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I’m super excited about plotly 4.7.0 – it includes numerous improvements and new features related to performance, mapping, and API requests. It also includes support for something folks have wanted for a very long time – fixed coordinates via ggplotly()! In other words, if you use coord_equal(), coord_fixed(), etc to specify a ratio between the visual represntation of data units on positional axes (a key property of maps) in ggplot2, it should just workTM when converted via ggplotly()! It also has support for the stellar new geom_sf() – an official ggplot2 geom that is so new, it is currently only available through the development version of ggplot2. For this and other reasons, I recommend using the development version of ggplot2 if you can:

devtools::install_github("tidyverse/ggplot2")
install.packages("plotly")

At plotcon Oakland, I held a workshop where I touched on why the new sf package and geom_sf() are so awesome for mapping in R, and how to make these maps interactive via ggplotly(). There are lots of other goodies in those workshop slides, such as embedding raster images, converting ggmap plots, an overview of animation, highlighting, and filtering. Also, some of the “your turn” exercises show you how to combine these concepts to do neat stuff like outline geo-spatial polygons on hover or annotate geo-spatial polygons on click:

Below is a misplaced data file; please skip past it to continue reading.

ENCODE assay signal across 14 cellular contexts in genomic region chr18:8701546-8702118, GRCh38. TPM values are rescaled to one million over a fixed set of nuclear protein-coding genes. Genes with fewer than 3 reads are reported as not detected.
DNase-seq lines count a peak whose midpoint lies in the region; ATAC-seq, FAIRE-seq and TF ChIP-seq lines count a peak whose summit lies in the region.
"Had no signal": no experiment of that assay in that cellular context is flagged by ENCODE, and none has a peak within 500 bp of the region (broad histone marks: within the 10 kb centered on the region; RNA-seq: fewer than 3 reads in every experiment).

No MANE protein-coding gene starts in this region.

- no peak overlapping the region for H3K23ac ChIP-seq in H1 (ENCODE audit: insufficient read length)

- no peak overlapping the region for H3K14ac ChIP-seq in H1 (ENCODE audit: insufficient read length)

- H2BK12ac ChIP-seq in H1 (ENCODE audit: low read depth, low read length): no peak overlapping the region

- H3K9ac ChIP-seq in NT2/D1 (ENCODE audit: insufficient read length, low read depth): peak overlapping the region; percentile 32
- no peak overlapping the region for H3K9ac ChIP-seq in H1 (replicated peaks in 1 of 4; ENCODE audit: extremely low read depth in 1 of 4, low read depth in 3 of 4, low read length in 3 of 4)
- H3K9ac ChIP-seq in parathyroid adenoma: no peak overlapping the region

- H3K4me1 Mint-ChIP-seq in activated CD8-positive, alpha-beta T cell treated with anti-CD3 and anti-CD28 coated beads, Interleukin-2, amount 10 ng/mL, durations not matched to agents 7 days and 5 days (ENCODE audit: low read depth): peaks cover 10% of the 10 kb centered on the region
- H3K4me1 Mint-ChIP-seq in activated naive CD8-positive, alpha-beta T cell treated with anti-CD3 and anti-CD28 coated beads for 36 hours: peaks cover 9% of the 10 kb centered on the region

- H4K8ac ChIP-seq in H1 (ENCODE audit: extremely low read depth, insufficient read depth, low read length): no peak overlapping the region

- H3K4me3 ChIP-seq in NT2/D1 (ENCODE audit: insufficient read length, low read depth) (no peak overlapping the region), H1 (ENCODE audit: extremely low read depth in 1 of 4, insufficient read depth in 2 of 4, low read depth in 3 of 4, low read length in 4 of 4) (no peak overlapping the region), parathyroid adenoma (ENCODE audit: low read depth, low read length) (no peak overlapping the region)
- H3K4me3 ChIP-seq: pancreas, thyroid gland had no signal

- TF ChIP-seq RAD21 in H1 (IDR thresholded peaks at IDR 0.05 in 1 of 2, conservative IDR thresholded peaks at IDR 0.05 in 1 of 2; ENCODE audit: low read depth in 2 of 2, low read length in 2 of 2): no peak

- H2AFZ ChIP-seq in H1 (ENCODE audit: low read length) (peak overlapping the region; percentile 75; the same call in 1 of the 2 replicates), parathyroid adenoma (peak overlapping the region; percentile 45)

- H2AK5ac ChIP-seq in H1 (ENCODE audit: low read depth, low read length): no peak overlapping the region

Updating to 4.7.0 may also yield big speed improvements at print time, especially when plotting a large number of lines, paths, or polygons in a single trace. For a bit of context, this fairly simple example with 46 lines now takes a third of the time to print (about 1 instead of 3 seconds).

plot_ly(txhousing) %>%
group_by(city) %>%
add_lines(x = ~date, y = ~median)

The speed-up is a direct result of making (the previously internal, but now exported) function group2NA() much more efficient (huge thanks to Matt Summersgill for the help here). This function is used on any ggplot2 geom which can be reduced to a path or a polygon, so the impact should be large and widespread! This improvement was made possible through the new data.table dependency, which I hope to leverage more down the road to make other plots faster to print.

This release also updates the plotly.js version from 1.26.1 to 1.27.1, so you can leverage the latest plotly.js features, such as parallel coordinates and Sankey diagrams. Numerous other improvements and bug fixes (especially for api_create()) are coming with this release, please see the NEWS file for more info.

Happy plotting!